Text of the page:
…this court confirmed that there is a duty of good faith in the employment context in Honda Canada Inc. v. Keays, 2008 SCC 39 (CanLII),  2 S.C.R. 362. Mr. Keays was diagnosed with chronic fatigue syndrome and was frequently absent from work. Honda grew concerned with the frequency of the absences. It ordered Mr. Keays to undergo an examination by a doctor chosen by the employer, required him to provide a doctor’s note for any absences, and discouraged him from retaining outside counsel. The majority held that in all employment contracts there was an implied term of good faith governing the manner of termination. In particular, the employer should not engage in conduct that is “unfair or is in bad faith by being, for example, untruthful, misleading or unduly insensitive” when dismissing an employee: para. 57, citing Wallace v. United Grain Growers Ltd., 1997 CanLII 332 (SCC),  3 S.C.R. 701, at para. 98. Good faith in this context did not extend to the employer’s reasons for terminating the contract of employment because this would undermine the right of an employer to determine the composition of its workforce: Wallace, at para. 76.
This blog has previously taken issue with the statement of law that employers do not owe employees a duty of good faith in the performance of the employment contract. For example, readers interested in this subject would be encouraged to consider this blog’s earlier post Being Reasonable about Constructive Dismissal in which the following passage from the case of Robinson v. Royal Canadian Mint,  OJ No. 2270 (Gen. Div.) is cited:
I find no difficulty in implying terms to the contractual relationship between [the employer and the employee] that [the employer] would treat [the employee] honestly and fairly. This is in keeping with Iacobucci J's reasoning in Machtinger v. Hoj Industries Limited and the modern day acceptance that the employer owes a duty to treat its employees in a fair and proper manner in all respects of the employment contract. This duty goes as far as to promote the interest of its employees and to see that the work atmosphere is conducive to the well-being of its employees.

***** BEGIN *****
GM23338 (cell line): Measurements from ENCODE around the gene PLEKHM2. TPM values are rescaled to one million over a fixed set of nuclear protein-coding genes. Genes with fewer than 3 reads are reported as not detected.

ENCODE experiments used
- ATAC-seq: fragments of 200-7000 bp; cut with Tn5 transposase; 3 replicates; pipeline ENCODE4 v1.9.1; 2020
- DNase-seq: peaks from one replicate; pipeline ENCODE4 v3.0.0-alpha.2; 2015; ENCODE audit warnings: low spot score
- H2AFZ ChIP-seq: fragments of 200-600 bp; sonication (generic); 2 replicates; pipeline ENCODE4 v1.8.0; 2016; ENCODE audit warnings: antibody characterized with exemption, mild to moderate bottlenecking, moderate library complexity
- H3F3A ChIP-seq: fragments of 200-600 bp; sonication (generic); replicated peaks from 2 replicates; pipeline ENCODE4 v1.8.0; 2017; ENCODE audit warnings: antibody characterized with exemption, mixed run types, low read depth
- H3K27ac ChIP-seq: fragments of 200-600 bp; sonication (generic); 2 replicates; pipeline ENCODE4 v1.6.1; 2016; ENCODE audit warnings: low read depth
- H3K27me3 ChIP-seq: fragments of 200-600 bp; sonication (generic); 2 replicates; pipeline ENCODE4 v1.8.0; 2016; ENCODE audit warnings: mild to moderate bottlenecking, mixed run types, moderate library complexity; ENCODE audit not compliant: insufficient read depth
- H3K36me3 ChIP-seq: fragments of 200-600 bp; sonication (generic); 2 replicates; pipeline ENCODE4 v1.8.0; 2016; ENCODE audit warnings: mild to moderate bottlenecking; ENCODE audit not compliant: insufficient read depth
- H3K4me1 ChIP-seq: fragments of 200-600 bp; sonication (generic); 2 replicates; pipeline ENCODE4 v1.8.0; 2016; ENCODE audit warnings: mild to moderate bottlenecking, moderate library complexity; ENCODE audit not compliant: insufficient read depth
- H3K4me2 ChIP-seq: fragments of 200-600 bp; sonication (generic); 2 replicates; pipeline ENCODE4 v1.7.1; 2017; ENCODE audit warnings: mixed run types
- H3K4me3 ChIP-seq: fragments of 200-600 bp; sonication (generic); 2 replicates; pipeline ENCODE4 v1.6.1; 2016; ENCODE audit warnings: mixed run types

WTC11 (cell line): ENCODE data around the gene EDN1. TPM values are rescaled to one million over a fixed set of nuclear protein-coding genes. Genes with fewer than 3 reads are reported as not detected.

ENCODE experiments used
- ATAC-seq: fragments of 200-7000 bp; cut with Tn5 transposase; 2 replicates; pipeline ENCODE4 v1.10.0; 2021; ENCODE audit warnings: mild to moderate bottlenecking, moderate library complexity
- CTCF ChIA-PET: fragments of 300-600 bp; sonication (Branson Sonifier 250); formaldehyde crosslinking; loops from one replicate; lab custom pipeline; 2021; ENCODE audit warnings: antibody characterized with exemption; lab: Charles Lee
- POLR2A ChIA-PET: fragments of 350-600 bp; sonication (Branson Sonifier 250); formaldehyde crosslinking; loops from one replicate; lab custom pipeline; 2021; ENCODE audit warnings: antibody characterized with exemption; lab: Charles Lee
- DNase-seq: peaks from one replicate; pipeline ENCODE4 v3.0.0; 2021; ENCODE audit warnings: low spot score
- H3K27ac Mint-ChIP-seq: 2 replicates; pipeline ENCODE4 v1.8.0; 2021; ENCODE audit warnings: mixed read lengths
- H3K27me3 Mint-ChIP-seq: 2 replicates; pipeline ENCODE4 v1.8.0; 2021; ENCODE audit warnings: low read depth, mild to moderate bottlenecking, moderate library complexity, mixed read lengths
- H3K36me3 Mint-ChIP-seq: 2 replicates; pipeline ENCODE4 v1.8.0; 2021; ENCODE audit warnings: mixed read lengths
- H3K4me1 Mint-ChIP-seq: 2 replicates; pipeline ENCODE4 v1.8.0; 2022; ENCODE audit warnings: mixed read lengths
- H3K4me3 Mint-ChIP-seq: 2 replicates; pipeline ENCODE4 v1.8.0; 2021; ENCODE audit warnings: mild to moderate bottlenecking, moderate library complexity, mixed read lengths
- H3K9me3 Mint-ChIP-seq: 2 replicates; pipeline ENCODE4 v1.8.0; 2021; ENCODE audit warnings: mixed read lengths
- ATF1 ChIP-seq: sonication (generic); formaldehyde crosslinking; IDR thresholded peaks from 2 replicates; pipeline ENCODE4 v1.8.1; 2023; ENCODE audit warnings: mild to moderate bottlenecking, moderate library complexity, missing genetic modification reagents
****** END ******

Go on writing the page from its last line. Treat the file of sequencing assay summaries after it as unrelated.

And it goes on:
Justice Chadwick’s comments in Robinson appear to have been eclipsed by the Court of Appeal for Ontario’s more recent decision in Piresferreira v. Ayotte, 2010 ONCA 384, about which much has been written on this blog.
Were I to be asked whether I believe the Supreme Court’s decision in Bhasin changes the way employment contracts will be approached, I would answer no. The Court very clearly referenced the leading case on the duty of good faith in employment and I do not believe that it has any intention of revisiting that subject any time in the near future. Keays was only decided in 2008 and the Supreme Court denied leave to appeal in Piresferreira in early 2011.
Whether the case changes the way independent contractor agreements are approached however, one supposes that the answer has to be yes. To what extent, I really do not know, but I suppose what we can take away from this case is that the parties, at the very least, cannot out and out lie to one another.
If you are a party to a contract who has suffered a loss as a result of being lied to by the other contracting party, it probably makes sense to speak with a lawyer. The professional, experienced and cost-effective litigation lawyers at Ottawa's Kelly Santini LLP would be happy to be of service to you.
To reach the author of this blog, Sean Bawden, email email@example.com or call 613.238.6321 x260. You may also use the contact box at the top of this page.--
As always, everyone’s situation is different. The above is not intended to be legal advice for any particular situation. It is always prudent to seek professional legal advice before making any decisions with respect to your own case.
Sean P. Bawden is an Ottawa, Ontario employment lawyer and wrongful dismissal lawyer practicing with Kelly Santini LLP. He is also a part-time professor at Algonquin College teaching Trial Advocacy for Paralegals and Small Claims Court Practice.